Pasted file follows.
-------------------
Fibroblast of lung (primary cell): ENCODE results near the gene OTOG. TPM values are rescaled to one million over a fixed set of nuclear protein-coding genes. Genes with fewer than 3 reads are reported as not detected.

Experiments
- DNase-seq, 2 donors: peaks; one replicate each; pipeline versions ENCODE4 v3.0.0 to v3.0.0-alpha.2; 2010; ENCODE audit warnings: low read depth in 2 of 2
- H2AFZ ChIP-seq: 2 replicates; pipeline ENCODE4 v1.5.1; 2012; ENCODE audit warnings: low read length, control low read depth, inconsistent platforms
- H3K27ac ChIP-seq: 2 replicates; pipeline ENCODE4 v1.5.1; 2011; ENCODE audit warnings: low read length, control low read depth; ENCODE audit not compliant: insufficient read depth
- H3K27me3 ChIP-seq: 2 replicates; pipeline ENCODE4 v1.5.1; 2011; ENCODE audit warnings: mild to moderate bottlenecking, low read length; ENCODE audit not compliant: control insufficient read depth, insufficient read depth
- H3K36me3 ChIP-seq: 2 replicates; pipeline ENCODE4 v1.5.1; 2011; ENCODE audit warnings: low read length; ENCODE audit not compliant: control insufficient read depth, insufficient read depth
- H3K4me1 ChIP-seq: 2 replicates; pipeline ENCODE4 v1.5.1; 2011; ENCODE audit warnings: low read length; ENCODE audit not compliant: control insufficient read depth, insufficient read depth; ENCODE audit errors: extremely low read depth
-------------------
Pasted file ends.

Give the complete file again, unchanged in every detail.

Fibroblast of lung (primary cell): ENCODE results near the gene OTOG. TPM values are rescaled to one million over a fixed set of nuclear protein-coding genes. Genes with fewer than 3 reads are reported as not detected.

Experiments
- DNase-seq, 2 donors: peaks; one replicate each; pipeline versions ENCODE4 v3.0.0 to v3.0.0-alpha.2; 2010; ENCODE audit warnings: low read depth in 2 of 2
- H2AFZ ChIP-seq: 2 replicates; pipeline ENCODE4 v1.5.1; 2012; ENCODE audit warnings: low read length, control low read depth, inconsistent platforms
- H3K27ac ChIP-seq: 2 replicates; pipeline ENCODE4 v1.5.1; 2011; ENCODE audit warnings: low read length, control low read depth; ENCODE audit not compliant: insufficient read depth
- H3K27me3 ChIP-seq: 2 replicates; pipeline ENCODE4 v1.5.1; 2011; ENCODE audit warnings: mild to moderate bottlenecking, low read length; ENCODE audit not compliant: control insufficient read depth, insufficient read depth
- H3K36me3 ChIP-seq: 2 replicates; pipeline ENCODE4 v1.5.1; 2011; ENCODE audit warnings: low read length; ENCODE audit not compliant: control insufficient read depth, insufficient read depth
- H3K4me1 ChIP-seq: 2 replicates; pipeline ENCODE4 v1.5.1; 2011; ENCODE audit warnings: low read length; ENCODE audit not compliant: control insufficient read depth, insufficient read depth; ENCODE audit errors: extremely low read depth